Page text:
LIGO stands for Laser Interferometer Gravitational-Wave Observatory.
Funded by the National Science Foundation (NSF), LIGO was designed and constructed by a team of scientists from the California Institute of Technology, the Massachusetts Institute of Technology, and by industrial contractors. LIGO is the largest and most ambitious project ever funded by NSF.
The international LIGO Scientific Collaboration (LSC) is a growing group of researchers, some 600 individuals at roughly 40 institutions, working to analyze the data from LIGO and other detectors, and working toward more sensitive future detectors.
LIGO's mission is to directly observe gravitational waves of cosmic origin. These waves were first predicted by Einstein's Theory of General Relativity in 1916, when the technology necessary for their detection did not yet exist.
LIGO operates two gravitational wave observatories in unison: the LIGO Livingston Observatory in Livingston, Louisiana and the LIGO Hanford Observatory, on the Hanford Nuclear Reservation, located near Richland, Washington. Construction of the facilities was completed in 1999. Initial operation of the detectors began in 2001.
By detecting changes in distance between finely calibrated mirrors, LIGO's instruments measure tiny distortions in the fabric of space-time. Although LIGO is the world's most sensitive gravitational wave project, scientists estimate that currently it has a chance of only a few percent per year of detecting a source for the waves. Scientists just have to wait and hope that a violent enough event will occur close enough to the Earth to be noticeable. But LIGO physicists think they now have the technology to turn the corner.
The Advanced LIGO Project, an upgrade in sensitivity for LIGO (Laser Interferometer Gravitational-wave Observatories),
was approved by the National Science Board in its meeting on March 27, 2008.
The National Science Foundation will fund the $205.12 million, seven-year project, starting with $32.75 million in 2008.
This major upgrade will increase the sensitivity of the LIGO instruments by a factor of 10,
giving a one thousand-fold increase in the number of astrophysical candidates for gravitational wave signals.
The Advanced LIGO detector, to be installed at the LIGO Observatories in Hanford, Washington, and Livingston, Louisiana, using the existing infrastructure, will replace the present detector, and will transform gravitational wave science into a real observational tool.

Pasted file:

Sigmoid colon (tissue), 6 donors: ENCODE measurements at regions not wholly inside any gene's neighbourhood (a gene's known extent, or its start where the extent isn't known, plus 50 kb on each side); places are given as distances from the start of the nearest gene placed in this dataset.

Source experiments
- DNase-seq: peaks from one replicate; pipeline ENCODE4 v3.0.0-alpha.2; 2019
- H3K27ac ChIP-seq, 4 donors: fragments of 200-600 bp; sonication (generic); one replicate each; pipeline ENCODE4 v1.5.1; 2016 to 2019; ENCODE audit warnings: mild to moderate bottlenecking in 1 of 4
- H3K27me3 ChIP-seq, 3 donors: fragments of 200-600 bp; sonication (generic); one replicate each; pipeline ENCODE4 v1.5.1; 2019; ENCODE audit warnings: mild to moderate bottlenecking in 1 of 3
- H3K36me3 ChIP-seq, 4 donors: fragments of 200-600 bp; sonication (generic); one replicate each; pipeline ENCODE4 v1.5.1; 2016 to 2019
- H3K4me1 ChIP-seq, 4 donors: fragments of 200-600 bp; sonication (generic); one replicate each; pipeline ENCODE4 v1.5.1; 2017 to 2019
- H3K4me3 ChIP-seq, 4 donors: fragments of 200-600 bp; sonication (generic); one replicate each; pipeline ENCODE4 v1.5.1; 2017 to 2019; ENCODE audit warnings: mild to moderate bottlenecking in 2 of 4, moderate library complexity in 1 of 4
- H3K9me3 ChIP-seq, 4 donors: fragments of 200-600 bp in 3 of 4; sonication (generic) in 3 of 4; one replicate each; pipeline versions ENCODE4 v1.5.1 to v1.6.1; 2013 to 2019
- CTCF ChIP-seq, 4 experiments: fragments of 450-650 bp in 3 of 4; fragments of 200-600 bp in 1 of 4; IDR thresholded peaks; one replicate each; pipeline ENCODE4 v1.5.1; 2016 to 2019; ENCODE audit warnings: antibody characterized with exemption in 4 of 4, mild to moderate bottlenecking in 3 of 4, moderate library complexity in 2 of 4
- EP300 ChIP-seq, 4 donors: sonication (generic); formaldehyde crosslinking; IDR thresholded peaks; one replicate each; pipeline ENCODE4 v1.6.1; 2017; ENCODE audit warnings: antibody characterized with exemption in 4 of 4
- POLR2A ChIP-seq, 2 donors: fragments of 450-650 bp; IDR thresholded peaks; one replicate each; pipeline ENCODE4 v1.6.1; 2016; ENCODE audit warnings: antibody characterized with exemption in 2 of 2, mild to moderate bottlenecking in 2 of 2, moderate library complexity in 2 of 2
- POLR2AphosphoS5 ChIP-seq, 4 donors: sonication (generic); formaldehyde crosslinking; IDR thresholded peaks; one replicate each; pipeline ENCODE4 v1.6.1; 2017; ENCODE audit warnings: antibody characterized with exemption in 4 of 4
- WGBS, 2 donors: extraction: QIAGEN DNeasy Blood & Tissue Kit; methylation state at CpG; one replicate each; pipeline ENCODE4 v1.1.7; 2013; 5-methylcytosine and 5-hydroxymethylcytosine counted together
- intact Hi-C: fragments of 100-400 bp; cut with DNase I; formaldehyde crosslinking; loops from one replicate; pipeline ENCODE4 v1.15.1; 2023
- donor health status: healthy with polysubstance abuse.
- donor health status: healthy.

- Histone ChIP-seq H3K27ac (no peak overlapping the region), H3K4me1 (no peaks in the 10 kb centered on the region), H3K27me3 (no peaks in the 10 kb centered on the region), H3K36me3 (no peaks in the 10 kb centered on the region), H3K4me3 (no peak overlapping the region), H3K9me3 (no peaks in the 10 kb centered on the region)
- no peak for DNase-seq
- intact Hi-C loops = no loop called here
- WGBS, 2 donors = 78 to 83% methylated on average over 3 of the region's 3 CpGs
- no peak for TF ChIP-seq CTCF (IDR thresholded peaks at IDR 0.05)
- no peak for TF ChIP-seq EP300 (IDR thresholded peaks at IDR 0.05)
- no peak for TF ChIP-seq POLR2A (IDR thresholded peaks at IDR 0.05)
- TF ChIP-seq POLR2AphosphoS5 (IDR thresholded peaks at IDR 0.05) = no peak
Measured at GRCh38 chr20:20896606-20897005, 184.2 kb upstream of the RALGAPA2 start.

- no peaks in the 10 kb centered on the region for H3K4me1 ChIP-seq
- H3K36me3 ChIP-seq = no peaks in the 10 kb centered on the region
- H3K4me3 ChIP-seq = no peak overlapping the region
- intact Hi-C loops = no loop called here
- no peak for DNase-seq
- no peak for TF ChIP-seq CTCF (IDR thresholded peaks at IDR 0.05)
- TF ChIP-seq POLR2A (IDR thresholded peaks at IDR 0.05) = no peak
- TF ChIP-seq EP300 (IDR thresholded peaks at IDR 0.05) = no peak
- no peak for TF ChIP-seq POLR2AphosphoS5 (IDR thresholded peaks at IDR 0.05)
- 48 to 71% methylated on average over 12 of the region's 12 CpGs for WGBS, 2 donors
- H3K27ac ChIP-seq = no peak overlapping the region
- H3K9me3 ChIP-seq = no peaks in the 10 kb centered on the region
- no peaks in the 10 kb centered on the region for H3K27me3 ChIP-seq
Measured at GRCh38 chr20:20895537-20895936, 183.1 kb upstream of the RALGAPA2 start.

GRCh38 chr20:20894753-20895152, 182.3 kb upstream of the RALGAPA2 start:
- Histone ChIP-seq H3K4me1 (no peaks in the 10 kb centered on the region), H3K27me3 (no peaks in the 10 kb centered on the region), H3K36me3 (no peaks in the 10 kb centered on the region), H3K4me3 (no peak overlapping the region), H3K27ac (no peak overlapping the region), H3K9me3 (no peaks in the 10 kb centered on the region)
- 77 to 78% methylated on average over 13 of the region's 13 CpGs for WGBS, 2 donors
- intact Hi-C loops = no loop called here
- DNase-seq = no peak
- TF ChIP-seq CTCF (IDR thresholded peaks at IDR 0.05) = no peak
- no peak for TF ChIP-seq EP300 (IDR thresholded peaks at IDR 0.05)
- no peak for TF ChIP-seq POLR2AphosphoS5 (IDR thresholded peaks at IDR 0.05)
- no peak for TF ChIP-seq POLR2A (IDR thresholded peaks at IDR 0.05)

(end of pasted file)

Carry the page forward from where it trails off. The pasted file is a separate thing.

The change of more than a factor of 10 in sensitivity comes also with a change in the bandwidth of high sensitivity, and the ability to tune the instrument for specific astrophysical sources. This will allow Advanced LIGO to look at the inspiral, coalescence, and ringdown of pairs of black holes up to 50 solar masses, and to pinpoint periodic signals from the many known pulsars which radiate in the range from 500-1000 Hertz. Recent results from the WMAP satellite have shown the rich information that comes from looking at the photon, or infrared cosmic background, which comes from some 400,000 years after the Big Bang. Advanced LIGO can be optimized for the search for the gravitational cosmic background - allowing tests of theories for the development of the universe at only 10-35 seconds after the Big Bang.
"We anticipate that this new instrument will see gravitational wave sources possibly on a daily basis, with excellent signal strengths, allowing details of the waveforms to be observed and compared with theories of neutron stars, black holes, and other astrophysical objects moving near the speed of light," says Jay Marx of the California Institute of Technology, executive director of the LIGO Laboratory.
Advanced LIGO will pioneer a new form of astronomy utilizing gravitational waves to observe and interpret some of the most violent events happening in the universe. Construction on this stage will begin early in 2008, with first observations using the Advanced LIGO configuration scheduled to commence in 2014